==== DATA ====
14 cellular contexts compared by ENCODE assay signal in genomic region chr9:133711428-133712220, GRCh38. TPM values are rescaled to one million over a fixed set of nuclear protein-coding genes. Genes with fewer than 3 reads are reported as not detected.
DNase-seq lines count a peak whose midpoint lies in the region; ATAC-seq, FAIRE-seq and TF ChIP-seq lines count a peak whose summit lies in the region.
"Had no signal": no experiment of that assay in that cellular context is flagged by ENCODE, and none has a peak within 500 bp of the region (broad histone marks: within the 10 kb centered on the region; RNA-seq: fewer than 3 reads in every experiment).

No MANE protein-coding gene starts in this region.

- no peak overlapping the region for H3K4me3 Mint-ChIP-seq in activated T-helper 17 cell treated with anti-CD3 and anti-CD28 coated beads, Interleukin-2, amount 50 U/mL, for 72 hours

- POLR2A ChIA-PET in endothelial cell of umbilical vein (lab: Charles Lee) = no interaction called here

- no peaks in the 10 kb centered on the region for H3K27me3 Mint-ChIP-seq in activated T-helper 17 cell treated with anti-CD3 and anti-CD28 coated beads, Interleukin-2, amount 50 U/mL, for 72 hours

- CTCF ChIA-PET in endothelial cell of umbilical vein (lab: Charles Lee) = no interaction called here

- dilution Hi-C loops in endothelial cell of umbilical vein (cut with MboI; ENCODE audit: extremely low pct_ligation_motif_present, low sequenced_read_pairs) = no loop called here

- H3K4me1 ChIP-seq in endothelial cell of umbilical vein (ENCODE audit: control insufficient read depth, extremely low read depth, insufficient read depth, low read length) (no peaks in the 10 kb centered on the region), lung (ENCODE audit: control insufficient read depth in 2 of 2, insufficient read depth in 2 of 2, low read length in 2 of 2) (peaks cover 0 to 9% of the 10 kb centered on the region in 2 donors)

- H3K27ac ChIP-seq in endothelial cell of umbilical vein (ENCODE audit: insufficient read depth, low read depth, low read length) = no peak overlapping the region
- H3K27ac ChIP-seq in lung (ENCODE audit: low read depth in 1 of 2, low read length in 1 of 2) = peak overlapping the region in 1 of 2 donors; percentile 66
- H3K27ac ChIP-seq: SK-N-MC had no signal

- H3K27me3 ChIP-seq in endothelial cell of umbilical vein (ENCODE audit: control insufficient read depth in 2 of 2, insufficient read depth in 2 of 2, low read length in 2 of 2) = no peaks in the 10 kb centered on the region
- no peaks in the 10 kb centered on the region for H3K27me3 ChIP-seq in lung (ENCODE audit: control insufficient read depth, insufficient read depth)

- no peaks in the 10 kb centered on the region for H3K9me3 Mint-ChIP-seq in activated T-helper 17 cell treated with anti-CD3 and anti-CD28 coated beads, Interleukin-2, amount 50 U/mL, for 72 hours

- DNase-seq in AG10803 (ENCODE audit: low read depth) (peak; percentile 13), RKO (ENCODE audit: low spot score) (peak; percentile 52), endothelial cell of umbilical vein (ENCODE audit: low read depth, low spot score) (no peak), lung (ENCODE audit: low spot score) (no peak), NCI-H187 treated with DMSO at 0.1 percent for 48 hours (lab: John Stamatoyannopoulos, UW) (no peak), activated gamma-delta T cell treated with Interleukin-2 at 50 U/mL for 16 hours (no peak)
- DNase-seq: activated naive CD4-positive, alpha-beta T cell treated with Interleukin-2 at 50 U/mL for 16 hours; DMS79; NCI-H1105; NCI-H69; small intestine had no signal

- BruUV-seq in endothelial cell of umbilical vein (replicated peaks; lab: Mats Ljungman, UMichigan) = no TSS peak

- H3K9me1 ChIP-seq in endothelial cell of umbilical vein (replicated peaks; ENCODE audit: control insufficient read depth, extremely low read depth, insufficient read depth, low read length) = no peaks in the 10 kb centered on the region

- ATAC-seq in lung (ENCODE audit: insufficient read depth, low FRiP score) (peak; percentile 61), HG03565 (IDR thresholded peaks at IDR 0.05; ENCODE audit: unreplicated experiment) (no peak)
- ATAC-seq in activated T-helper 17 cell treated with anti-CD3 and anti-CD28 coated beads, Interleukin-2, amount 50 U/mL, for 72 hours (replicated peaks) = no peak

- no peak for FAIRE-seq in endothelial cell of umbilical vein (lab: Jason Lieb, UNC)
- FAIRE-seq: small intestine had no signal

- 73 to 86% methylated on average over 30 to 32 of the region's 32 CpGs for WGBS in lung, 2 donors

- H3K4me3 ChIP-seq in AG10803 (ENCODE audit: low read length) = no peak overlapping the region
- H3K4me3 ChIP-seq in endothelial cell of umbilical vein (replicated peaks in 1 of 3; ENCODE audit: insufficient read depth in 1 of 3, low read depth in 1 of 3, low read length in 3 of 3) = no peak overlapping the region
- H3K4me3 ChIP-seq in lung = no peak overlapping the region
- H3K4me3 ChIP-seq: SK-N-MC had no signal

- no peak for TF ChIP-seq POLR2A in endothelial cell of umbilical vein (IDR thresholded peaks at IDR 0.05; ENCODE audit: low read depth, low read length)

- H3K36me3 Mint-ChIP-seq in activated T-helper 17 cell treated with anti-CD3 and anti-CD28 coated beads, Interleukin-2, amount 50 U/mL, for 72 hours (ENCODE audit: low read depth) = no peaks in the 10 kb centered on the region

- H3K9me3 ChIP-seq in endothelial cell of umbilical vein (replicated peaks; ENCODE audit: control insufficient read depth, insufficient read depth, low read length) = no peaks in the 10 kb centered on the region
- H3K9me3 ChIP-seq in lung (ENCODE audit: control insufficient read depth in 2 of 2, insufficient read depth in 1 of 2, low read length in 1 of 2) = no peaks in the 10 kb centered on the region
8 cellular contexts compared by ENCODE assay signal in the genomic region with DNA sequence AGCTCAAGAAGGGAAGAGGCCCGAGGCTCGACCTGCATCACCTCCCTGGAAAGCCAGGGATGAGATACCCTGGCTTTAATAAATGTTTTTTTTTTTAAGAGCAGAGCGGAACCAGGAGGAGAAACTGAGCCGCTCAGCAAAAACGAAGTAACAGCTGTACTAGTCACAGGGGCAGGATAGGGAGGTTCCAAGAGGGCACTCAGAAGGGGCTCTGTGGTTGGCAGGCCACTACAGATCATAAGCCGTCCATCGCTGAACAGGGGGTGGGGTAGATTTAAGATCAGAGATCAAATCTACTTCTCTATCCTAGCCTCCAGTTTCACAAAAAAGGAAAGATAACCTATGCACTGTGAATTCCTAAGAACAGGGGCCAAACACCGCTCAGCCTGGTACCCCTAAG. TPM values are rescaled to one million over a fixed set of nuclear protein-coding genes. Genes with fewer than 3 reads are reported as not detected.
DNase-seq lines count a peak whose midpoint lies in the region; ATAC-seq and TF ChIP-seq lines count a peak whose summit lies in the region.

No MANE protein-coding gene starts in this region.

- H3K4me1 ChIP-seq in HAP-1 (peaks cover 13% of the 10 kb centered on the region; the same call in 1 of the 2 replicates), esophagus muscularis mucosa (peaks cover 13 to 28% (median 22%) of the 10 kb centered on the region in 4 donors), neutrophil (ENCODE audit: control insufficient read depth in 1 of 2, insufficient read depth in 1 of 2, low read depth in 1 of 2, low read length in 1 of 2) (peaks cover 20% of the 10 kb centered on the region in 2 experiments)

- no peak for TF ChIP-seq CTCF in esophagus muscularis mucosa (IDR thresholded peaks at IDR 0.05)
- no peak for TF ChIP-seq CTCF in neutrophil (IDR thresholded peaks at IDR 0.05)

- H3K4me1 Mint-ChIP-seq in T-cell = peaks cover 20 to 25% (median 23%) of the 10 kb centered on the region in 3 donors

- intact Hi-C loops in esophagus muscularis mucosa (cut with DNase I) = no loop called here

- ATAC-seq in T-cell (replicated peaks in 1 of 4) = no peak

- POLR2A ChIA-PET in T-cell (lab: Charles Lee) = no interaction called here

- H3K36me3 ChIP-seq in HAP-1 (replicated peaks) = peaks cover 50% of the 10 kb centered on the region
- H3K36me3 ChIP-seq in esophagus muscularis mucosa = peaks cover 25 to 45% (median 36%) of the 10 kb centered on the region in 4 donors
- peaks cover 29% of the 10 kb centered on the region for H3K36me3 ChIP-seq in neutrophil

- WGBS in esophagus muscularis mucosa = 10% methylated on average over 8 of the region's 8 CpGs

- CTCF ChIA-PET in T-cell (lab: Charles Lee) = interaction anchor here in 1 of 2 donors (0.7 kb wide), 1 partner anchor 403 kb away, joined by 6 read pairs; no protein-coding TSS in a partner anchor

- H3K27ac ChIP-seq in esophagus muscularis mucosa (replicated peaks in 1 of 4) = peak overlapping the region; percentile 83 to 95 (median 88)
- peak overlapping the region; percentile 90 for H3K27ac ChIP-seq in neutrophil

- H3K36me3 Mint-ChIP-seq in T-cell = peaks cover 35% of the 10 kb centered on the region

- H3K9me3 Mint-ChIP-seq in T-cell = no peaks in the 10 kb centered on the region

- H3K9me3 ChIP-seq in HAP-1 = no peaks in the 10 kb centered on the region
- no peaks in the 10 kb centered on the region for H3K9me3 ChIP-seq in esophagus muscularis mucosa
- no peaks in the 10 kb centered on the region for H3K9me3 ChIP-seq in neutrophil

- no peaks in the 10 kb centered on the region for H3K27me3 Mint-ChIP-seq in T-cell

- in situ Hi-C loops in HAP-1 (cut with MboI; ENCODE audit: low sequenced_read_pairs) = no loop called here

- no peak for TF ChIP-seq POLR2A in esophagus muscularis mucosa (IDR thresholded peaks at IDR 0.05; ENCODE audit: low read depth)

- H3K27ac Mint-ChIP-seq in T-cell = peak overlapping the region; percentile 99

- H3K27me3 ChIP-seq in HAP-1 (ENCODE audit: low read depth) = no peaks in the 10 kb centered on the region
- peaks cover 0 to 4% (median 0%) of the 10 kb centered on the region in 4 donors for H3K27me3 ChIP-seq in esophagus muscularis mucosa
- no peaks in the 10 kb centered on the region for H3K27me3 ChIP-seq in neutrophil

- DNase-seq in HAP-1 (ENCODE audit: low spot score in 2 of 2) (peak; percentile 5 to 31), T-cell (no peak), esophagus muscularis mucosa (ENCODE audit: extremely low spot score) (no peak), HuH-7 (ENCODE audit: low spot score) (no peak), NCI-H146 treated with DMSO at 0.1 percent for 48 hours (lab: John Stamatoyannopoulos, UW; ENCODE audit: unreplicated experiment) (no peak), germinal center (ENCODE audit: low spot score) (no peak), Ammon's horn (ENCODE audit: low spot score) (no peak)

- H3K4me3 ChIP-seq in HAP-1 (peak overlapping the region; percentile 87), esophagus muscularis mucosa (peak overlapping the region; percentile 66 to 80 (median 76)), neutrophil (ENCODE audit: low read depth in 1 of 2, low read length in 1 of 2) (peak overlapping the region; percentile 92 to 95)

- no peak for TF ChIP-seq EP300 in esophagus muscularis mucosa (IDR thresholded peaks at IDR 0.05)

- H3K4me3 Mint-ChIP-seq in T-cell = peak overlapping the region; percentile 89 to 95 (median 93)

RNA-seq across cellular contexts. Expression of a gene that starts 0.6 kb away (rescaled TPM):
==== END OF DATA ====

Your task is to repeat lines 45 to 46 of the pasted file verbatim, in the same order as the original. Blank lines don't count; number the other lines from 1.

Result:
- H3K36me3 ChIP-seq in esophagus muscularis mucosa = peaks cover 25 to 45% (median 36%) of the 10 kb centered on the region in 4 donors
- peaks cover 29% of the 10 kb centered on the region for H3K36me3 ChIP-seq in neutrophil